Flaunt your stuff

Unfortunately, simply producing awesome, interesting content is not enough to garner interest. Someone needs to read it and (in the best case scenario) like it enough to share it with someone else. For a small-time blogger like myself, sharing a link to the post via Twitter and Facebook is a good start. There are a ton of resources out there about how to create a popular blog. The key is producing interesting content that comes from a true stroke of inspiration. If you’re doing it right, your content will be picked up and linked to by other blogs and websites.

Pick up the planner once you pick up speed

Nothing encourages creativity and drive like positive feedback. Once you’ve built up an active readership, it may be time to start planning posts again. If you’ve drafted enough posts, you can schedule those out for a few weeks to give you a running start. If you see that your cache of drafts is starting to dwindle, brainstorm a list of topics and assign them to the days when you plan to post. Don’t go into a blog drafting session cold until you’ve gotten the hang of quickly brainstorming interesting content ideas.

Remember, your readership is more forgiving than you think. Although they may be accustomed to posts every Monday and Thursday, they will forgive you if your next blog is something that adds value to their reading experience. Posting stale, uninspired content is the easiest way to lose readers and consequently lose momentum.

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6 Responses to Can being on a content regimen kill creativity?

  1. Sabre says:

    Um, I need to take some of this advice, thanks for that kick in the head. I need it. :)

    It’s been hard for me to write on my own blog lately. My blog was a source of expressing my un-addressed professional opinions and aspirations, but now that I have an outlet for that at work…my brain is less inspired to write. Social being that I am, I choose to talk – not write! Crap!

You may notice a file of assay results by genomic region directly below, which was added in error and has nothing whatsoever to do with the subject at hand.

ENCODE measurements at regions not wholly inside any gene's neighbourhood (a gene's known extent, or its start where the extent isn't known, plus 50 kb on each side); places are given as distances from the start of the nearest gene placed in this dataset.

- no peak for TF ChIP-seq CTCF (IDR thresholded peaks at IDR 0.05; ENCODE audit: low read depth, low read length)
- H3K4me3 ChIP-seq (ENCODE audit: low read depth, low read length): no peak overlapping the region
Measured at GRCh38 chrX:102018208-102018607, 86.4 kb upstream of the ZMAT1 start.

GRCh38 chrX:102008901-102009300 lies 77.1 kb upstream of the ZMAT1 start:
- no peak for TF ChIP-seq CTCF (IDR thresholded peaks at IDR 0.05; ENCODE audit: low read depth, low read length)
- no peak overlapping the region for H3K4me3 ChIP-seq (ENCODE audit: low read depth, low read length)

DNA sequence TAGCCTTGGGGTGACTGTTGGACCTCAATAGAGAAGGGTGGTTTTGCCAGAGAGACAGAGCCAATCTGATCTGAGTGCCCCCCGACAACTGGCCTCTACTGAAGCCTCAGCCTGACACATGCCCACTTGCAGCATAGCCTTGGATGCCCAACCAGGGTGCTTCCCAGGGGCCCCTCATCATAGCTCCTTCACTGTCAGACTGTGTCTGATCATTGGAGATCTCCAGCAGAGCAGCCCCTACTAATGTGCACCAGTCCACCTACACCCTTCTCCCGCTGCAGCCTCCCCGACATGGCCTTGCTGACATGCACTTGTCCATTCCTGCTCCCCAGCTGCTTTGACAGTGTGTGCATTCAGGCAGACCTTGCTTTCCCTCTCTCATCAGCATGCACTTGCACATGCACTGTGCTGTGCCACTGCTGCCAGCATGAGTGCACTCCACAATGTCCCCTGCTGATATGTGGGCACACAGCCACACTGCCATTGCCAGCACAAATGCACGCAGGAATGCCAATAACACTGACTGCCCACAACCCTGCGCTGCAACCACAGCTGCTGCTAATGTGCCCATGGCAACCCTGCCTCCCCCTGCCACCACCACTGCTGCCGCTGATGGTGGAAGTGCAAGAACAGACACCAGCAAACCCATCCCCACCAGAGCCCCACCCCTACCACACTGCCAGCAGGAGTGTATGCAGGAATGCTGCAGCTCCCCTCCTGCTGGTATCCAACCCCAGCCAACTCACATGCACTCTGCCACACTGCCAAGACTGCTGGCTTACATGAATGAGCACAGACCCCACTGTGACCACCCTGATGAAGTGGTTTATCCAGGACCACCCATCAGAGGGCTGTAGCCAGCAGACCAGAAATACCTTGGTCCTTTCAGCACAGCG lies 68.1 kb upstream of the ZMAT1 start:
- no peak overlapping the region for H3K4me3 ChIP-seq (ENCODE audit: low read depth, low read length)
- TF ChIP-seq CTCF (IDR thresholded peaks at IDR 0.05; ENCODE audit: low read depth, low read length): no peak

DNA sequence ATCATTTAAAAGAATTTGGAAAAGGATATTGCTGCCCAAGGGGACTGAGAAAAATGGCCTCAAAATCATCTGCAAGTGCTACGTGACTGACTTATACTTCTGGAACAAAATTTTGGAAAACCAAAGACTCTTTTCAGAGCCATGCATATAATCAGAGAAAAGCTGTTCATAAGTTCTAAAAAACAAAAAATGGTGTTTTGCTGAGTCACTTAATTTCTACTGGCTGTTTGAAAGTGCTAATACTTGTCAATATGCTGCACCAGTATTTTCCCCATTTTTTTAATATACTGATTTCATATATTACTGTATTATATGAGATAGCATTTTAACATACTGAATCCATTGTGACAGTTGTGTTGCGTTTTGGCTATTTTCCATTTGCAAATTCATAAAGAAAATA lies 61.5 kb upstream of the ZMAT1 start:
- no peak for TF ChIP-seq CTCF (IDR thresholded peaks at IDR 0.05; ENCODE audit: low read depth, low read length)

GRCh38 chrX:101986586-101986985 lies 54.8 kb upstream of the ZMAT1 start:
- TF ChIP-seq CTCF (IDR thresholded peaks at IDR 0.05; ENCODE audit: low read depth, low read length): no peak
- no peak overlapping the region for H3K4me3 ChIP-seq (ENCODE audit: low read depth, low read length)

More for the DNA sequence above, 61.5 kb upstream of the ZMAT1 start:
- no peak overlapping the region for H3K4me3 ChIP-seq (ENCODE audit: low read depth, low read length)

Twitter is easy. 140 characters. Hard to mess that up! But I whole blog post? Oh noes!
    (oh my god. Look what Twitter has done to me! I now type in short, bulleted sentences.)

    …must blog. must blog. must blog.

    • Danika says:

      I can’t tell you how many blogs I’ve started for the same reason only to eventually abandon or delete them. For me, actually buying a domain was key. I think you’d have some really interesting things to say about mobile marketing. Go! Write it now! :P

  2. Stephanie says:

    What a great article, Danika! I definitely fall victim to some of this stuff – forgetting about blogging or holding myself to a schedule too much. It can definitely be hard. I really love to blog, it’s fun; but, I’m trying not to burn out on it either.

    • Danika says:

      Thank you! I check your blog all the time. I love the outfits and accessories you put together. Does it take you long to generate content? Doing something like that would take me forever.

  3. Shannon M says:

    Great article. Another good tip for anyone with a smartphone, Evernote (http://www.evernote.com/) is a great way to remember ideas that pop up when you are on the go. Just bang out some quick notes on your phone, and you can access it whenever you get back to your computer later. I use it almost daily.